Providing the x-axis
Central Asia is widely accepted as a key route for human expansion into Asia and plenty of lithics can be found in the hills of the Khovaling region, showing that the migratory paths of the first humans to leave Africa went through here.
There has long been an interest in establishing when humans arrived: Fifty odd years ago Soviet archaeologists excavated huge amounts of lithics. However, the science wasn’t available to put an exact age on the artefacts and thus establish when people occupied those landscapes. “They could only guess by counting layers of soil,” Jan-Pieter Buylaert explains.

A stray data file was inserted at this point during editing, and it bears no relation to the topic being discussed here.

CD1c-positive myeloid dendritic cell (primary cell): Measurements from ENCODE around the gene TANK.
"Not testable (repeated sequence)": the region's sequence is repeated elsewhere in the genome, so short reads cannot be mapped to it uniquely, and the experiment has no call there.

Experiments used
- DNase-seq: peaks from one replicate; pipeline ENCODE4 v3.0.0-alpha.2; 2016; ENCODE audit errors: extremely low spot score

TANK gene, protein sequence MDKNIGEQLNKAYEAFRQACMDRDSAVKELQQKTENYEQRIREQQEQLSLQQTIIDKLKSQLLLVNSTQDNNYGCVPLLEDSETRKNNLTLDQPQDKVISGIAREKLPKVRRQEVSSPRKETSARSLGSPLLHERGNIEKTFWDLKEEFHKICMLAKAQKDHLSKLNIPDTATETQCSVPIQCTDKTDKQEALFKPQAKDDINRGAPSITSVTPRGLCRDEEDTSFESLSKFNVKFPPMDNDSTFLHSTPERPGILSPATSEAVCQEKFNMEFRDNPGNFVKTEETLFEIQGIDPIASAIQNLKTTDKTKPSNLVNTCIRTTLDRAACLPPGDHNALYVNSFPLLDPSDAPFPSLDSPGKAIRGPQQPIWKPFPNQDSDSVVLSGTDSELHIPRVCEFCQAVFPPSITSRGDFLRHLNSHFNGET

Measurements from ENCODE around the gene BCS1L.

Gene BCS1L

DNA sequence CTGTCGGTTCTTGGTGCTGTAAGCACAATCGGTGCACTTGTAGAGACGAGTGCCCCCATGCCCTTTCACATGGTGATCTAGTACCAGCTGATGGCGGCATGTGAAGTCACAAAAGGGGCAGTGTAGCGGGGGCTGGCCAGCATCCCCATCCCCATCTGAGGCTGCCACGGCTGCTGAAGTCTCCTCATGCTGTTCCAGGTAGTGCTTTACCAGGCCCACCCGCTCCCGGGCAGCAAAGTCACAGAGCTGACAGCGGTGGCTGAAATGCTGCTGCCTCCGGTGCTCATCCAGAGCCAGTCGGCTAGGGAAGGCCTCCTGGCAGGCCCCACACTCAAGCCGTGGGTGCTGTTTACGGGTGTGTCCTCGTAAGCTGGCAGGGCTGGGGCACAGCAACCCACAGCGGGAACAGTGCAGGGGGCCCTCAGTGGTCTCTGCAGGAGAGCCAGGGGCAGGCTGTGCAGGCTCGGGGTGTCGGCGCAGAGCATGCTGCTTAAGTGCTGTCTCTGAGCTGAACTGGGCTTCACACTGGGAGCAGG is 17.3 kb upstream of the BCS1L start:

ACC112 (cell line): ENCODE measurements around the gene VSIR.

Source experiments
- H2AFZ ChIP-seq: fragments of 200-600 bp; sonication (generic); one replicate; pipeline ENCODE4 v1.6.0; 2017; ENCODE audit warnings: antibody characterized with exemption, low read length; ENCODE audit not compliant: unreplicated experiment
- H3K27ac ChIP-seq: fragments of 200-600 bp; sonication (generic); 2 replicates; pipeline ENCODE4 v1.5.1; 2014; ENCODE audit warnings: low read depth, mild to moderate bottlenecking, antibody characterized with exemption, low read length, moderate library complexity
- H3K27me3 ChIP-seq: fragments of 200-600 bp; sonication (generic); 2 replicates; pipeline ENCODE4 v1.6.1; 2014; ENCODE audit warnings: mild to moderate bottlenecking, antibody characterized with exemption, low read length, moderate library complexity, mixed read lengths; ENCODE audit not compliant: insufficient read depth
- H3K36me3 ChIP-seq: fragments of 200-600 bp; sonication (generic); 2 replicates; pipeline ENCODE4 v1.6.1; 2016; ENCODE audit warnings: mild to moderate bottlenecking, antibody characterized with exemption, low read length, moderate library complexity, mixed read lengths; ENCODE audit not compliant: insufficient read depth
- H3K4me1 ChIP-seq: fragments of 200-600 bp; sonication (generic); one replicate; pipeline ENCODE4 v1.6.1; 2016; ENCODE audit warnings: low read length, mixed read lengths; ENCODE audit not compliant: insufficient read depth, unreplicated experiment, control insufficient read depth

While this method, called pedostratigraphy, can reveal relative ages of the soil layers, only absolute dating techniques can establish exact dates, he says: “Broadly speaking, pedostratigraphy works, but you can make huge errors of up to hundreds of thousands of years. That’s where we come in as luminescence specialists to date the top 250,000 years of the accumulated dust layers.”
Luminescence is a method that can determine when material like sand was last exposed to sunlight (see box below for explanation). So, by analyzing loess samples collected in lightproof tubes at regular intervals down through the excavation trenches, the DTU-specialists can help accurately date the loess layers that make up the hills they are studying. Knowing the age of the soil where lithics are found is important in establishing when they were left there—presumably as inhabitants moved on.